Hurricane Dorian: officials worldwide seek aid amid 'historic tragedy' in Bahamas




  • In World
  • 2019-09-03 23:43:09Z
  • By The Guardian
 

US officials and counterparts around the world sent out an urgent call for help for the Bahamas after the northernmost islands in the archipelago were pulverized by Hurricane Dorian.

Thousands of residents of Grand Bahama and Abaco islands are without shelter, stranded by flooding and are likely to suffer shortages of food, water and medicine that will worsen without quick action by the international community, according to coordinated messages from the United Nations, the US state department, the US embassy in Nassau and local officials.

"We are in the midst of a historic tragedy," said the Bahamian prime minister, Hubert Minnis. "The devastation is unprecedented and extensive."

The dimensions of the humanitarian disaster began to emerge after the slow-moving storm, which took about 36 hours to cross the five-mile-wide Grand Bahama, finally left the country on Tuesday afternoon.

Minnis announced late in the evening that the death toll had risen to seven, with more deaths expected, and predicted that rebuilding would require "a massive, coordinated effort".

"We are in the midst of one of the greatest national crises in our country's history," Minnis told a news conference. "No effort or resources will be held back."

The storm hit Abaco island on Sunday as a category 5 hurricane with wind gusts of up to 220mph - making it the strongest Atlantic storm ever to make landfall, tied with the Labor Day hurricane of 1935.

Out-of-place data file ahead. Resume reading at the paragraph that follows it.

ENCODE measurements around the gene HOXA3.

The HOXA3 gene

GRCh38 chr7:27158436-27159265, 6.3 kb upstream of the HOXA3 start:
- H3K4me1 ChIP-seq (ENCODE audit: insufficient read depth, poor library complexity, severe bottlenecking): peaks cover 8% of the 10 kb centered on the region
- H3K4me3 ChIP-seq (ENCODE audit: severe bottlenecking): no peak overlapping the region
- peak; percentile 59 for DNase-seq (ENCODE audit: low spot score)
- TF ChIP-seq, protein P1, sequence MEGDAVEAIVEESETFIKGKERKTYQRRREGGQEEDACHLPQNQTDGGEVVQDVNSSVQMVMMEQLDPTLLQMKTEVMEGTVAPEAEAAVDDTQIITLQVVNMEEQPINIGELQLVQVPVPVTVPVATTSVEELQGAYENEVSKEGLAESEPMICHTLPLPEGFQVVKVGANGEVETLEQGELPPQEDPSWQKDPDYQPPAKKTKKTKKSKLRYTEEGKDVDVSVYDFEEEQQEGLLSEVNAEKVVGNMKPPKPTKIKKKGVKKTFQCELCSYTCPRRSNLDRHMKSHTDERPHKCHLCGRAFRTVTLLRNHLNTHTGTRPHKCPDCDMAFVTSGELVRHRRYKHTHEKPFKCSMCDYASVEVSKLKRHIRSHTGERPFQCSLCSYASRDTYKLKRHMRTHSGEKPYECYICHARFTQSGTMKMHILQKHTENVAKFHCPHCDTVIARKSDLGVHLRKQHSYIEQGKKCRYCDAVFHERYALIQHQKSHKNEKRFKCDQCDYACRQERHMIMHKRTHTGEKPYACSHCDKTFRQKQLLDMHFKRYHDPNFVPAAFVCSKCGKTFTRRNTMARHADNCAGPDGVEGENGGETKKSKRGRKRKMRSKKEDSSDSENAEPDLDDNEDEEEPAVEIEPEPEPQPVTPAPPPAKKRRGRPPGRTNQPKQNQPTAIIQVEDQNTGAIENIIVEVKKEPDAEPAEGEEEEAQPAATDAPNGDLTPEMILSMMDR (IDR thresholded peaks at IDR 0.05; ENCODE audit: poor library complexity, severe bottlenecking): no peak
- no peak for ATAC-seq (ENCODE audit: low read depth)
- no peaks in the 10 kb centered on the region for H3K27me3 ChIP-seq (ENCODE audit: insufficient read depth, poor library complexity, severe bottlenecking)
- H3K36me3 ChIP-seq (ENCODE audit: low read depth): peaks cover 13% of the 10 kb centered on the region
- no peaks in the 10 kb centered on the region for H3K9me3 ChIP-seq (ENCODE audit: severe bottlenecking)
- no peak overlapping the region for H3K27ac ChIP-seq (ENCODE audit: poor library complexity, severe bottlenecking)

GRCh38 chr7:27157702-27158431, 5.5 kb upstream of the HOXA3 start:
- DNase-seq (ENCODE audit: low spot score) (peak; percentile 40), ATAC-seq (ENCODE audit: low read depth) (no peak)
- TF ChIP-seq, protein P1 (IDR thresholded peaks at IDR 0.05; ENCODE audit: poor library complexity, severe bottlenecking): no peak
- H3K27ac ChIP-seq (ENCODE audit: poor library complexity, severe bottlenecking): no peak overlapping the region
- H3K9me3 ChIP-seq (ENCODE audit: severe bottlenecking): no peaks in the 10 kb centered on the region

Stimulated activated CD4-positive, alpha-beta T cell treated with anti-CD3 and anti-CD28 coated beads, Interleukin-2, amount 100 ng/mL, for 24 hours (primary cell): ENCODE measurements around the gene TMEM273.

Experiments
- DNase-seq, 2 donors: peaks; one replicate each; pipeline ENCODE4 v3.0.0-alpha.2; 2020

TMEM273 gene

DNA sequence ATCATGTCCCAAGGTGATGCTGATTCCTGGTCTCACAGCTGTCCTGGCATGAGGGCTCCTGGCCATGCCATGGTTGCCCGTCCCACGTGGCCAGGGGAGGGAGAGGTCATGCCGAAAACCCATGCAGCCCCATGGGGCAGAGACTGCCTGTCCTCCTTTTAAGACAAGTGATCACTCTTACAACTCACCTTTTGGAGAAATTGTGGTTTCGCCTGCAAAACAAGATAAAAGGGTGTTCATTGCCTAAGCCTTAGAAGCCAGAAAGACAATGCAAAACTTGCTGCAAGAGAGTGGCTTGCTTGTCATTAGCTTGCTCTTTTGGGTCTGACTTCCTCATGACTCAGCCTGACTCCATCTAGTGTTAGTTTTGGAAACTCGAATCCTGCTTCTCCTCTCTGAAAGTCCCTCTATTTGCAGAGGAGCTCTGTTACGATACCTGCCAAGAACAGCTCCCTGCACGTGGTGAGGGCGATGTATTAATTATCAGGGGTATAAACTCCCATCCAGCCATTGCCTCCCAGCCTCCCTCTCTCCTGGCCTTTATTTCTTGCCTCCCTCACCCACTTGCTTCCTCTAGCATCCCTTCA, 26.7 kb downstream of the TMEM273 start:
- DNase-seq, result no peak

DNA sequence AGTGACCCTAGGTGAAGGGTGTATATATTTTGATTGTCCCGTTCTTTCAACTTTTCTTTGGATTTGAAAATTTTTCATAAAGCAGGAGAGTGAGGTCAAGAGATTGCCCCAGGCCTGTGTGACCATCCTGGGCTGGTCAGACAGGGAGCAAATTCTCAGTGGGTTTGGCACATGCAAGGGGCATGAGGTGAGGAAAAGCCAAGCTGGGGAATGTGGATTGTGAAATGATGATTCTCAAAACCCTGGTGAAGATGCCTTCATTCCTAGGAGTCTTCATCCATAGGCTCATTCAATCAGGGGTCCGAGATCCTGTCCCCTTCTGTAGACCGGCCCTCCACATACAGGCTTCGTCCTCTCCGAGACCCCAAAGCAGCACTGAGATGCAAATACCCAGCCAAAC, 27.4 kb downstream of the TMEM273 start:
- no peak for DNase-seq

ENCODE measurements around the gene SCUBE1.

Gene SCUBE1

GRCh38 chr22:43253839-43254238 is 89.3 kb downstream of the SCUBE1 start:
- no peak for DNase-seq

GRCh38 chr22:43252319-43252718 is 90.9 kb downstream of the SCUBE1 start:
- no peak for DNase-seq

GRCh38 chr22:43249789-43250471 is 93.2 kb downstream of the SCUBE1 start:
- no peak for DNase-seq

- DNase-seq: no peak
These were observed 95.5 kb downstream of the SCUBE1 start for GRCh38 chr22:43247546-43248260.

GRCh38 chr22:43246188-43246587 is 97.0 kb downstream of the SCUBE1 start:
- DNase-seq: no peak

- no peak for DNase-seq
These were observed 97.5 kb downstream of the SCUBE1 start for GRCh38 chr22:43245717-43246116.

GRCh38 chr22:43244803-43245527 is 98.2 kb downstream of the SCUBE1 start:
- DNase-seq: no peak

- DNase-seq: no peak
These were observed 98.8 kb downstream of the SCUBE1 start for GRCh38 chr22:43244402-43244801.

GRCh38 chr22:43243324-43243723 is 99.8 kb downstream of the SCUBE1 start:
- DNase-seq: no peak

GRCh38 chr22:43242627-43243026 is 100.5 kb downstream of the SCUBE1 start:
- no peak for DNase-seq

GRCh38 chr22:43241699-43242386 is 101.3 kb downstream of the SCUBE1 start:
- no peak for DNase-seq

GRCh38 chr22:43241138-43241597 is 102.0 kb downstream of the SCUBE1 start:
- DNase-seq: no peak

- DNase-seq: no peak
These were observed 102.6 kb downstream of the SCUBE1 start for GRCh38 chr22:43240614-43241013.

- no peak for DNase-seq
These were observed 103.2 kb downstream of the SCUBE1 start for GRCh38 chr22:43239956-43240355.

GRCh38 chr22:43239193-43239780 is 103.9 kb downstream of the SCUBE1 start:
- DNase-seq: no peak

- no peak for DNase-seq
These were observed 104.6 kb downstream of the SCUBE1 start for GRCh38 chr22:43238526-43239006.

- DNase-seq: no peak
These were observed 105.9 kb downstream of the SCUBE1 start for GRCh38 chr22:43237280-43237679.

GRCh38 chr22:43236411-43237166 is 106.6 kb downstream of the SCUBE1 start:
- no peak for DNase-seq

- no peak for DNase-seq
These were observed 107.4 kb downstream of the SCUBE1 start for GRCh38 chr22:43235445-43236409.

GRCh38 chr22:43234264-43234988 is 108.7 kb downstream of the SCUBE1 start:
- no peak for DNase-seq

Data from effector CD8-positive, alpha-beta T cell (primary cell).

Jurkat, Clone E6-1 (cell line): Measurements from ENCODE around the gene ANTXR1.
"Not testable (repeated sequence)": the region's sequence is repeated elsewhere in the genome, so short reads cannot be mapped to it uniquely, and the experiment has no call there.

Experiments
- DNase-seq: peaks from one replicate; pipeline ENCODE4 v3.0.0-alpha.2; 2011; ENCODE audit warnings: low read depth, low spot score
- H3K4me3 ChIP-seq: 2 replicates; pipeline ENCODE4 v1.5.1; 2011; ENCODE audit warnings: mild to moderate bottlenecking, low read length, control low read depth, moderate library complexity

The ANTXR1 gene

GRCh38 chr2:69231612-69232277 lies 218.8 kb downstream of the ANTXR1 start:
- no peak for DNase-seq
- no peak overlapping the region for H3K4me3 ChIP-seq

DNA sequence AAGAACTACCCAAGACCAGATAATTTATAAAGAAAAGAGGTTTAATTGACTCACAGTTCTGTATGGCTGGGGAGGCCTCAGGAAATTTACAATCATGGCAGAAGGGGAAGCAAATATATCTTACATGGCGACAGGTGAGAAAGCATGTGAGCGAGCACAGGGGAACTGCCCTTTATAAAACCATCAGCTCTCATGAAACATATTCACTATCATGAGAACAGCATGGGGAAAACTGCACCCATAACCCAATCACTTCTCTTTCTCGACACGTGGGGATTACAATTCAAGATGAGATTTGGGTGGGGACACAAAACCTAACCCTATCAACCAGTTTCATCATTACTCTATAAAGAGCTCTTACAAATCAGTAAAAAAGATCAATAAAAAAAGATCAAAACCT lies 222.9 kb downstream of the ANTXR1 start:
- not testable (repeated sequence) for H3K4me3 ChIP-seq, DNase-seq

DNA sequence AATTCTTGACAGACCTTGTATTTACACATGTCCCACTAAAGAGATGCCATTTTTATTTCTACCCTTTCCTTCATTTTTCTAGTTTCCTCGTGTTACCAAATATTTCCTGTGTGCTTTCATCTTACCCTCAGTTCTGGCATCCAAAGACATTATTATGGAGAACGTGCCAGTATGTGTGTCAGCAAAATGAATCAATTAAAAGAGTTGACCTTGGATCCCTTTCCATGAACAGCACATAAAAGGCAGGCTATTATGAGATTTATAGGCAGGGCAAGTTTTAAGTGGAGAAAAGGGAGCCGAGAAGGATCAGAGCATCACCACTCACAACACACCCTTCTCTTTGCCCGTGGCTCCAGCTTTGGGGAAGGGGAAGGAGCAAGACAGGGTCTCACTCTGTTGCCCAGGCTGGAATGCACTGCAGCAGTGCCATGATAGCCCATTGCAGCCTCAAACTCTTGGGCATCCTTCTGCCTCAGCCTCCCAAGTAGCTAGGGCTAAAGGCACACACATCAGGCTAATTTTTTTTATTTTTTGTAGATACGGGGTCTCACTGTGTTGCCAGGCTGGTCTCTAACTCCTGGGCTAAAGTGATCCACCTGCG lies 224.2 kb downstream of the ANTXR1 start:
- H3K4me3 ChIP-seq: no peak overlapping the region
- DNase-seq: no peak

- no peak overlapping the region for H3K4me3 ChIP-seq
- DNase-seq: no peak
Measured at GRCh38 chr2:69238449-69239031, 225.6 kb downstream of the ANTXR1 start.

In a country accustomed to harrowing encounters with fierce storms, Dorian registered as a disaster on another scale.

"Dorian will not really move away," said a tweet from the newspaper in Freeport, the main city on Grand Bahama, on Tuesday morning. "Heavy rain. This hurricane will totally destroy this island."

The terrible consequences were visible from the first helicopter overflights of Abaco and Grand Bahama islands on Tuesday. Video footage showed lakes of seawater instead of streets, blasted debris where homes once stood, boats thrown inland like discarded bath toys, denuded trees and the occasional lone structure still standing. In many areas, life on the islands appeared to have simply been erased.

"It's total devastation. It's decimated. Apocalyptic. It looks like a bomb went off," Lia Head-Rigby, who helps run a local hurricane relief organization, told the Associated Press. "It's not rebuilding something that was there; we have to start again."

Emergency access was threatened by flooding at the Freeport international airport, where runways lay under 6ft of water. The main Freeport hospital was likewise flooded, and an estimated 13,000 homes destroyed.

Flooding drove residents on to roofs, water lapping over second-story windowsills and water driving against shuddering glass. There was waist-deep water in the streets and higher, which residents were struggling to swim or wade through to safety.